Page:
MVP: Good leaders are patient
In 1985, I was a football graduate assistant for The Ohio State University. I worked with our recruiting coordinator Bob McNea. In my 22-year-old mind, Coach McNea seemed to be about 112 years old.
Each day we would come back from lunch, he would pull out his big ring of keys, search for the right one, and then attempt to gain entry into our office. I say attempt because the lock was finicky, and the key had to be jiggled just so.
One day, in my exuberance, I became impatient and took the keys from his hands. “Here Coach, I’ll do it.” Because, of course, this young man could do it better (faster) than the old one standing next to me.
Coach looked at me, and in a firm but kind voice said, “Frederick, how are you ever going to be a good teacher if you don’t have patience?”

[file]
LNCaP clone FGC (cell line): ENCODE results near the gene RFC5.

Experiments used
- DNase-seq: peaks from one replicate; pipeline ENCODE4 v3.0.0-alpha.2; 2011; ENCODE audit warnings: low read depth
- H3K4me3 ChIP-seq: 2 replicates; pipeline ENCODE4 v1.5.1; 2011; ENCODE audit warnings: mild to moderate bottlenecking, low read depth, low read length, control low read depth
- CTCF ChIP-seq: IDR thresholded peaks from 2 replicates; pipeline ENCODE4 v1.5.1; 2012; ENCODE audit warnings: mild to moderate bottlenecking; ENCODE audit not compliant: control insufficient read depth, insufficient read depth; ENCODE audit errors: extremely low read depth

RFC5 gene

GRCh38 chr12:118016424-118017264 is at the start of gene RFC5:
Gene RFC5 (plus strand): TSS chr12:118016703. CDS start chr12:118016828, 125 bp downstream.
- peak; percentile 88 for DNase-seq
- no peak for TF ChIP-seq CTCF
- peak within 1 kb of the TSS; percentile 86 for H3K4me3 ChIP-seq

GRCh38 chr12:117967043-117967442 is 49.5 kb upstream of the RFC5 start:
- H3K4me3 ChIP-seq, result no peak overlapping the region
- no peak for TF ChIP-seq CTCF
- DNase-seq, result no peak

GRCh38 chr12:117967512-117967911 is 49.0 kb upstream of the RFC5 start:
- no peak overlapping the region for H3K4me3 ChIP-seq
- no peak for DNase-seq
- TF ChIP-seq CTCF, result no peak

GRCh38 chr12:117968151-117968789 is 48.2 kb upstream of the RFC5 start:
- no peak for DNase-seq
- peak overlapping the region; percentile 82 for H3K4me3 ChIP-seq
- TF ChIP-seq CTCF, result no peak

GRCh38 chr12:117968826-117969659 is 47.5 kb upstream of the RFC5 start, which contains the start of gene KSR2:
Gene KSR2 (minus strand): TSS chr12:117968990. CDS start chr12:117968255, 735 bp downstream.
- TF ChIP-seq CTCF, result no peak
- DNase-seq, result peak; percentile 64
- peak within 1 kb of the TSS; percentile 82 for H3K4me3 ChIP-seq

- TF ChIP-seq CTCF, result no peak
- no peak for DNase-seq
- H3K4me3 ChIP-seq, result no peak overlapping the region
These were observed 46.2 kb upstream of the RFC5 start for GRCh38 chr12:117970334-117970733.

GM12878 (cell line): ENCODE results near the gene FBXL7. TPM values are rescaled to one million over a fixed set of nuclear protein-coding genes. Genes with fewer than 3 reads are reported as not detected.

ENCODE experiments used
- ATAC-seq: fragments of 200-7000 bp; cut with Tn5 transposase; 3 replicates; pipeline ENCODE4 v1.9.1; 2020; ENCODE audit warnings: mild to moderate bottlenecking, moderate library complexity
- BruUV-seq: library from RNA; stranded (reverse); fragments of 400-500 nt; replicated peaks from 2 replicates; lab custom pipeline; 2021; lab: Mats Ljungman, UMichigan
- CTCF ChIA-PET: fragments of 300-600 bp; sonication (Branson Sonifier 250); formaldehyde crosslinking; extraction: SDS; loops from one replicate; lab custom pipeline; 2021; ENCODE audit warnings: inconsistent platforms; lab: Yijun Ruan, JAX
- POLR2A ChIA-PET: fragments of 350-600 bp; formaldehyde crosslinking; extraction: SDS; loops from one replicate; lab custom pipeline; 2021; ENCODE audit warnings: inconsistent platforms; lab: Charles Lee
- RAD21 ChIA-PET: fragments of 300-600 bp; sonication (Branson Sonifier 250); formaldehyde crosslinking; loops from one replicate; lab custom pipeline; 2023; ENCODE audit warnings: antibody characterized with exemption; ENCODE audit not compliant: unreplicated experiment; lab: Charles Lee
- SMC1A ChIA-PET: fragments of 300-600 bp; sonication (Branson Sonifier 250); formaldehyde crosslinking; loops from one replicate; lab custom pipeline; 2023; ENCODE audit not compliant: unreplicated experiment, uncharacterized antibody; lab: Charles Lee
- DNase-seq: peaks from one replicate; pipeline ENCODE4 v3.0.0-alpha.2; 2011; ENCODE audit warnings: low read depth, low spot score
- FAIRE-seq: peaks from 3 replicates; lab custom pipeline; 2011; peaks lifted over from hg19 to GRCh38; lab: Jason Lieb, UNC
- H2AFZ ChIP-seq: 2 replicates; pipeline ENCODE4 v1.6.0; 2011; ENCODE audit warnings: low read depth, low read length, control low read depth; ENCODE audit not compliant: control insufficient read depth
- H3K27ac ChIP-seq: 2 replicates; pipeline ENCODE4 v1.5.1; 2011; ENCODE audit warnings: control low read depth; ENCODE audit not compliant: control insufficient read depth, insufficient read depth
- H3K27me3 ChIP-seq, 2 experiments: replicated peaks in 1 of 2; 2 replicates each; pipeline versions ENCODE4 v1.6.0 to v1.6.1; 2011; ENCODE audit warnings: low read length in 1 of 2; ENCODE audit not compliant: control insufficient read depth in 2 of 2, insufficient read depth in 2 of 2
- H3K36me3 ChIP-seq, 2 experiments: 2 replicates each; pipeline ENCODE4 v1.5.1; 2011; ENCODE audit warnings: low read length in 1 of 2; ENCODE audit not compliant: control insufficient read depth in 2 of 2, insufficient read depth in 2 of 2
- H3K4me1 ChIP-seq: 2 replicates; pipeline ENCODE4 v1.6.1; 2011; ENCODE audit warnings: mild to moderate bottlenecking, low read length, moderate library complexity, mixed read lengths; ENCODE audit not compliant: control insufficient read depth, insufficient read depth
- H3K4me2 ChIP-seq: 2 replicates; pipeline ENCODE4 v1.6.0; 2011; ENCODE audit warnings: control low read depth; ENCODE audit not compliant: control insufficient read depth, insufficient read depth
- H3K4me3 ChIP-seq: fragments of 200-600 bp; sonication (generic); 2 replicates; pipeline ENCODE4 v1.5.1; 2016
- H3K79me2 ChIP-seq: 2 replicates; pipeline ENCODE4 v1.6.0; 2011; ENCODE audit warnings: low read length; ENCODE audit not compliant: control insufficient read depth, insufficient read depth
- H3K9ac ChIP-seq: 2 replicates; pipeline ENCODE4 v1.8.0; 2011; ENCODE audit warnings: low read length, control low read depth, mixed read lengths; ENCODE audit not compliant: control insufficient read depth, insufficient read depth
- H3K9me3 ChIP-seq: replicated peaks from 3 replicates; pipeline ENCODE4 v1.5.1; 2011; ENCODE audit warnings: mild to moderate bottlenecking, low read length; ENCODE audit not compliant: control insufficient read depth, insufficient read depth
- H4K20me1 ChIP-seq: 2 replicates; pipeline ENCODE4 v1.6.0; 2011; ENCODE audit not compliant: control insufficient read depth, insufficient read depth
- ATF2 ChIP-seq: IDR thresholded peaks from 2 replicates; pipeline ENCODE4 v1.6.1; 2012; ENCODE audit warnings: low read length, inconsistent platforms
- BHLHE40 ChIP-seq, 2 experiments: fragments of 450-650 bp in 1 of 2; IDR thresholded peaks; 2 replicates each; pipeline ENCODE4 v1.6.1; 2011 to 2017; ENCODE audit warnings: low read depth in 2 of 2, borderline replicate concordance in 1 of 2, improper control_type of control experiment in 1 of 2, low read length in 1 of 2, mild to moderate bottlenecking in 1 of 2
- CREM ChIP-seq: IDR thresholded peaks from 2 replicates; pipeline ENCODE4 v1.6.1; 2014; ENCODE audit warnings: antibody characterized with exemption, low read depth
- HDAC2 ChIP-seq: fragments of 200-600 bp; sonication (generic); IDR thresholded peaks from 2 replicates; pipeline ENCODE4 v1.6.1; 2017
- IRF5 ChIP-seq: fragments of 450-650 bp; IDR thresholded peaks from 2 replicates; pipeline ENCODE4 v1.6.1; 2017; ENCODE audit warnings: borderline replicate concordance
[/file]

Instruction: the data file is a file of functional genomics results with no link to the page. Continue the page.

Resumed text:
I can still hear him.
Great teachers have great patience. Why?
Patience creates space… a safe space.
It is in that safe space that people can take the time and the risks that will help them grow.
Strategic leaders prioritize growing people, and so strategic leaders must be patient teachers.
Coach McNea passed away in 2010, and I regret never having told him how much of an impact he had on me.
Todays intention: Consider taking a few minutes today to reach out to someone who you want to acknowledge – before it is too late.
Our annual summer tradition is to share the most important things I’ve learned from other people throughout the month of July. This summer we have 20 lessons. You will receive one a day until we are done. If you feel particularly moved and want to share a reaction, please reply!